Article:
There are currently no active

cases of Covid-19 on Six Nations

as of press time, joining

neighbouring communities

in seeing a reduction in positive

cases and active cases.

To date, there have been 14

positive cases on Six Nations

and one death.

The province of Ontario has

also seen a shrinking number

OTTAWA-TTAWA, TRADI-

TIONAL ALGONQUIN TERRI-

TORY,-First Nations on-reserve

have four times the lower case

rate than that of the general

Canadian population, three

times less fatalities, and a 30%

higher recovery rate, Dr Thom

Wong, Chief Medical Officer of

Public Health said in a report

Tuesday.

Throughout the COVID-19

pandemic both the Honourable

Marc Miller, Minister of Indigenous

Services, along with Dr.

Tom Wong, Chief Medical Officer

of Public Health have been

providing regular updates to

media. In lieu of an in-person

briefing this week Dr. Wong is

provided a COVID-19 update.

The COVID-19 curve continues

to flatten in Indigenous

communities as leaders are

working tirelessly to make sure

their community members

have access to the most up to

date public health information

and who are advocating for

the support their communities

need.

Indigenous Services Canada

(ISC) recognizes that this virus

has affected nearly every facet

of day-to-day life, and continues

to support the delivery of

quality care, while Indigenous

individuals and communities

take the lead in responding to

their unique, evolving needs.

On First Nations communities

in provinces, as of July 6 Indigenous

Services Canada is aware

of:

• 324 confirmed positive cases

of COVID-19

• 30 hospitalizations

• 274 recovered cases.

“This means that First Nations

on-reserve have four

of cases, both total new daily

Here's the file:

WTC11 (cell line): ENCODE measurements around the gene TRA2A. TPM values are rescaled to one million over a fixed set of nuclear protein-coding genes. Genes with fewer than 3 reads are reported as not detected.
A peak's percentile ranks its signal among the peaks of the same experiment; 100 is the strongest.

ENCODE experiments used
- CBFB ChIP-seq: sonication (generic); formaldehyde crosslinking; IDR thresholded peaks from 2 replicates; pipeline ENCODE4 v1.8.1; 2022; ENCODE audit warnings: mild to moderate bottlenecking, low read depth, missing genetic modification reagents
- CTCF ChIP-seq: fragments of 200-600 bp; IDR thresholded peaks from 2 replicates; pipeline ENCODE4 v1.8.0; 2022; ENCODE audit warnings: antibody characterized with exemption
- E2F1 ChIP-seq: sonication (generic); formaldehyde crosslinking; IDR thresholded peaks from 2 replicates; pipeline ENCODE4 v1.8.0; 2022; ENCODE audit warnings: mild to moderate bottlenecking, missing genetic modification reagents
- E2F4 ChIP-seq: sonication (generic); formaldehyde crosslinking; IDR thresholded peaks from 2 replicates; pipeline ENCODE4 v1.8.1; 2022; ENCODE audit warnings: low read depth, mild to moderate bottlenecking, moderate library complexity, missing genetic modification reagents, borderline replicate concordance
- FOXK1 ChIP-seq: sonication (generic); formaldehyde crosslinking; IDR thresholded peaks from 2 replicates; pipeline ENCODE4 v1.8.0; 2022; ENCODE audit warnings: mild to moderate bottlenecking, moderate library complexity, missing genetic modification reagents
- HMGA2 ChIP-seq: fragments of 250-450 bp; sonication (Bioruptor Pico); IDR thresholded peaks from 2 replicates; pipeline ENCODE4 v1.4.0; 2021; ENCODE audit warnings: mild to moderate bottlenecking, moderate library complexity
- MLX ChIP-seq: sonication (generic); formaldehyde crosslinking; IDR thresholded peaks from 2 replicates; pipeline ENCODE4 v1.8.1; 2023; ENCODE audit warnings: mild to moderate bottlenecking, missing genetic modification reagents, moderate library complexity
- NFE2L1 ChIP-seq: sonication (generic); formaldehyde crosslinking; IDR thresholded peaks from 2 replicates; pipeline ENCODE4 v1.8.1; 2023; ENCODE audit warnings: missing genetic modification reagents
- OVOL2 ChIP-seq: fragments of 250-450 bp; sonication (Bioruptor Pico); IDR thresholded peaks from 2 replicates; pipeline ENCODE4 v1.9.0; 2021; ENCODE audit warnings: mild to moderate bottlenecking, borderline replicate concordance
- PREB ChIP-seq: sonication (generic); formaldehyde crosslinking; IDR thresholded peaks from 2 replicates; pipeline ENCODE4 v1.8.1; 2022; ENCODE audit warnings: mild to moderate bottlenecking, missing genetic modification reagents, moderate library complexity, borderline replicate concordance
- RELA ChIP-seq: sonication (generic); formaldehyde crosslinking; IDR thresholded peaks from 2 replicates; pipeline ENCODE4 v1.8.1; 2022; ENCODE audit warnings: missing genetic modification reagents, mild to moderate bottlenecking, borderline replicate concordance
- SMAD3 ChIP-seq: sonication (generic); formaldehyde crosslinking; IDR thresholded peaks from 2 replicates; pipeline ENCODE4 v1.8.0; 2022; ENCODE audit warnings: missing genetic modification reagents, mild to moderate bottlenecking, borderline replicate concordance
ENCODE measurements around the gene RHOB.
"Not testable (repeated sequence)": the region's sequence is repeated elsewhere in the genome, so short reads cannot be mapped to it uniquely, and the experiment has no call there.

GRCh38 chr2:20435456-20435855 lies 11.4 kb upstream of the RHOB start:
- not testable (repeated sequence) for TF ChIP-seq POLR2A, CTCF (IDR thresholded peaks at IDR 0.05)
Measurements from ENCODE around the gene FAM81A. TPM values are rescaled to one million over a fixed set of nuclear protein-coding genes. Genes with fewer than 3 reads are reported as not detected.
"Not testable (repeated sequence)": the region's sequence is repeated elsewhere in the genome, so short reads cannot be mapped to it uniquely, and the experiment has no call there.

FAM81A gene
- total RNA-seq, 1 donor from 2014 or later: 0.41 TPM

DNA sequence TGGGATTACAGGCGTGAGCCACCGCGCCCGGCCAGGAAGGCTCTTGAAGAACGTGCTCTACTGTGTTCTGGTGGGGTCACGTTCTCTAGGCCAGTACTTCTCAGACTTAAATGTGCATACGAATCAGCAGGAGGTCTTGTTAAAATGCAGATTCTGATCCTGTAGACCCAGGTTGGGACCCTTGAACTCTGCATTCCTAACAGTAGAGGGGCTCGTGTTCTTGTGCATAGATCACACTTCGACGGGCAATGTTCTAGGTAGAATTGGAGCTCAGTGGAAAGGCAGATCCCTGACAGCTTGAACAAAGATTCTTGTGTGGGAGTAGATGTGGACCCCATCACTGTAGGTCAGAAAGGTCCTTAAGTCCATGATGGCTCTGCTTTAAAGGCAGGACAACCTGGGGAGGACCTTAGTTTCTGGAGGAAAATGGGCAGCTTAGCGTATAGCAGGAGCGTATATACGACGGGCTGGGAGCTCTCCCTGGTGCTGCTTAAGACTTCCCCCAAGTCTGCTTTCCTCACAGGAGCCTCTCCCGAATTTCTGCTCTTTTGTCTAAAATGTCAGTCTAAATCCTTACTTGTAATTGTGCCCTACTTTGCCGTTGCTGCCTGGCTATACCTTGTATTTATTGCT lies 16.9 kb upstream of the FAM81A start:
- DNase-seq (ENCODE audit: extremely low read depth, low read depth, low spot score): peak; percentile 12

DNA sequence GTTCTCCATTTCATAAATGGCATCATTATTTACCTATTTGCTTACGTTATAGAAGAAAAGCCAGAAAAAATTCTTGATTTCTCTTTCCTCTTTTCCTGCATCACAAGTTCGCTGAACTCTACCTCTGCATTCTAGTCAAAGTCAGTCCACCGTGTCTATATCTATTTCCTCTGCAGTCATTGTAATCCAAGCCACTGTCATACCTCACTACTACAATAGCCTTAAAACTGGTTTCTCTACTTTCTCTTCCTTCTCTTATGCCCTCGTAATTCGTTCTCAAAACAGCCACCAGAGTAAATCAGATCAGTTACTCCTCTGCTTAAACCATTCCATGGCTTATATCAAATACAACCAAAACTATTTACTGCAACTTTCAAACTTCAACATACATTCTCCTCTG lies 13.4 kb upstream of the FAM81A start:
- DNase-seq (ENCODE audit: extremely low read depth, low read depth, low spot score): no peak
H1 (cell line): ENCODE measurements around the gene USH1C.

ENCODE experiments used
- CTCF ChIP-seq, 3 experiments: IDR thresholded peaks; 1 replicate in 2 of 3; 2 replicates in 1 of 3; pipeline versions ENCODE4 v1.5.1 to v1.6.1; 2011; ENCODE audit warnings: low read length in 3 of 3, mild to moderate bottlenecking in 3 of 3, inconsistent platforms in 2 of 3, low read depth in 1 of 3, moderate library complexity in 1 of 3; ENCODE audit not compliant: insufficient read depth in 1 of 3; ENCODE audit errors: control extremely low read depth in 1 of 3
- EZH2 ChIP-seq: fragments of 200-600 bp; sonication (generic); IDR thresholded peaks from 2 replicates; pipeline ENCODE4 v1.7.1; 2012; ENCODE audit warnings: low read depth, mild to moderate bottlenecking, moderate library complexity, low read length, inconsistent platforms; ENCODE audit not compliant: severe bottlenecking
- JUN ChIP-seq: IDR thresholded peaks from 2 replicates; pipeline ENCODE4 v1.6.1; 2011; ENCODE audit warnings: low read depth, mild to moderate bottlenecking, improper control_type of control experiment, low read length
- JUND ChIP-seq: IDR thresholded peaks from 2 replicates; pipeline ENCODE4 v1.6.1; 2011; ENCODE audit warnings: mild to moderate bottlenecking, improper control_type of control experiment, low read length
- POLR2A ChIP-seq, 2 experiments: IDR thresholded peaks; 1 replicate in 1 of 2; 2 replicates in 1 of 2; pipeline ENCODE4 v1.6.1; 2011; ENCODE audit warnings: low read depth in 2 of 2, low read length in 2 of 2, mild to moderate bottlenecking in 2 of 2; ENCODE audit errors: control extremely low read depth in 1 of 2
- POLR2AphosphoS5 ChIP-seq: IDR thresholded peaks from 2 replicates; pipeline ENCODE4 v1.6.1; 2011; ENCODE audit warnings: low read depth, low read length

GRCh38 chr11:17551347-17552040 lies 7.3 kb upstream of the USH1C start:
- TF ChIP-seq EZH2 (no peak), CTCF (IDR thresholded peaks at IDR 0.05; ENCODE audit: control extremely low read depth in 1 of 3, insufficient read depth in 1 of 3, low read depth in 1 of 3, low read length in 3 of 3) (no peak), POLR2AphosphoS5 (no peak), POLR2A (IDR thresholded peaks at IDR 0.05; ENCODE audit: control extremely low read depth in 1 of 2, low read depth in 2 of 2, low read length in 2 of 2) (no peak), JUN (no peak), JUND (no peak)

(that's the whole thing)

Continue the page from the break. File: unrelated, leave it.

cases and active infections.

By the first week of July,

Ontario had just under 2,000

active cases of Covid-19,

compared to over 4,000 active

cases in the middle of

June.

The community, which was

locked down to outside visitors

from the end of March

to the middle of June, has adopted

strict safety measures

since it entered phase two of

Six Nations Elected Council’s

reopening plan. Phase two

of the plan included taking

down the barricades at community

entrance points on

June 15.

Phase two also allowed the

reopening of most businesses,

including gas stations,

times lower case rate than that

of the general Canadian population,

three times less fatalities,

and a 30% higher recovery

rate.”

He said while recently in First

Nations communities in Saskatchewan

and Alberta, a rise

in COVID-19 cases has been

noted; Indigenous Services

Canada, and other partners are

working with these communities

to provide the supports

required. There is a total of 17

confirmed positive cases in

Nunavik, Quebec and all but

one have recovered. To support

the response to an outbreak,

ISC – when requested - supports

community health staff

to manage cases, with contact